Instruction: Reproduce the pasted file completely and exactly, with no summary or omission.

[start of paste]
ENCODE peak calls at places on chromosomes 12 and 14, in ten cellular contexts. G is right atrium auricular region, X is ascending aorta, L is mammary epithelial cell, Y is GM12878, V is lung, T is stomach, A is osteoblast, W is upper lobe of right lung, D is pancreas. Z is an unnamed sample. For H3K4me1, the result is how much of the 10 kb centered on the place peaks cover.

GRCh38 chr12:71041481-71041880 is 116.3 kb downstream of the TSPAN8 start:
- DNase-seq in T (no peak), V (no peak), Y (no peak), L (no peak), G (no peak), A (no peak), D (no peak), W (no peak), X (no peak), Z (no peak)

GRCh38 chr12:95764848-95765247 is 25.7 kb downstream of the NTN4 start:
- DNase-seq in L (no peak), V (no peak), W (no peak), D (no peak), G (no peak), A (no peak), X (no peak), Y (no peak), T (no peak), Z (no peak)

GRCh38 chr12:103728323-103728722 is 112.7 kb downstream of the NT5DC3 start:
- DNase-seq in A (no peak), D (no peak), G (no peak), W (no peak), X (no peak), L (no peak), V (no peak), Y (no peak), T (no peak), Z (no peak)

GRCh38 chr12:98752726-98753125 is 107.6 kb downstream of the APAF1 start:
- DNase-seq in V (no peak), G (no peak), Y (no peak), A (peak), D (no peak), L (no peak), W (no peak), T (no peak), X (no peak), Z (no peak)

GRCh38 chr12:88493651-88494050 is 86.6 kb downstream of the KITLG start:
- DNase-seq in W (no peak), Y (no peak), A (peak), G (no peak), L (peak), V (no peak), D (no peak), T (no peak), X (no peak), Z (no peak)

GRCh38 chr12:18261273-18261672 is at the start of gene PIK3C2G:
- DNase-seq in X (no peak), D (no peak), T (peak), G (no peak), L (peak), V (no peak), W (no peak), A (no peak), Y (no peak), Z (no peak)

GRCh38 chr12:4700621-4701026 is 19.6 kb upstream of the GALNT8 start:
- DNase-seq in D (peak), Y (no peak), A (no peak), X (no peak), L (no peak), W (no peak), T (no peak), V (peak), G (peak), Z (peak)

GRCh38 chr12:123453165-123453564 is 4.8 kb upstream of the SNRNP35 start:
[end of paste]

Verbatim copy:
ENCODE peak calls at places on chromosomes 12 and 14, in ten cellular contexts. G is right atrium auricular region, X is ascending aorta, L is mammary epithelial cell, Y is GM12878, V is lung, T is stomach, A is osteoblast, W is upper lobe of right lung, D is pancreas. Z is an unnamed sample. For H3K4me1, the result is how much of the 10 kb centered on the place peaks cover.

GRCh38 chr12:71041481-71041880 is 116.3 kb downstream of the TSPAN8 start:
- DNase-seq in T (no peak), V (no peak), Y (no peak), L (no peak), G (no peak), A (no peak), D (no peak), W (no peak), X (no peak), Z (no peak)

GRCh38 chr12:95764848-95765247 is 25.7 kb downstream of the NTN4 start:
- DNase-seq in L (no peak), V (no peak), W (no peak), D (no peak), G (no peak), A (no peak), X (no peak), Y (no peak), T (no peak), Z (no peak)

GRCh38 chr12:103728323-103728722 is 112.7 kb downstream of the NT5DC3 start:
- DNase-seq in A (no peak), D (no peak), G (no peak), W (no peak), X (no peak), L (no peak), V (no peak), Y (no peak), T (no peak), Z (no peak)

GRCh38 chr12:98752726-98753125 is 107.6 kb downstream of the APAF1 start:
- DNase-seq in V (no peak), G (no peak), Y (no peak), A (peak), D (no peak), L (no peak), W (no peak), T (no peak), X (no peak), Z (no peak)

GRCh38 chr12:88493651-88494050 is 86.6 kb downstream of the KITLG start:
- DNase-seq in W (no peak), Y (no peak), A (peak), G (no peak), L (peak), V (no peak), D (no peak), T (no peak), X (no peak), Z (no peak)

GRCh38 chr12:18261273-18261672 is at the start of gene PIK3C2G:
- DNase-seq in X (no peak), D (no peak), T (peak), G (no peak), L (peak), V (no peak), W (no peak), A (no peak), Y (no peak), Z (no peak)

GRCh38 chr12:4700621-4701026 is 19.6 kb upstream of the GALNT8 start:
- DNase-seq in D (peak), Y (no peak), A (no peak), X (no peak), L (no peak), W (no peak), T (no peak), V (peak), G (peak), Z (peak)

GRCh38 chr12:123453165-123453564 is 4.8 kb upstream of the SNRNP35 start: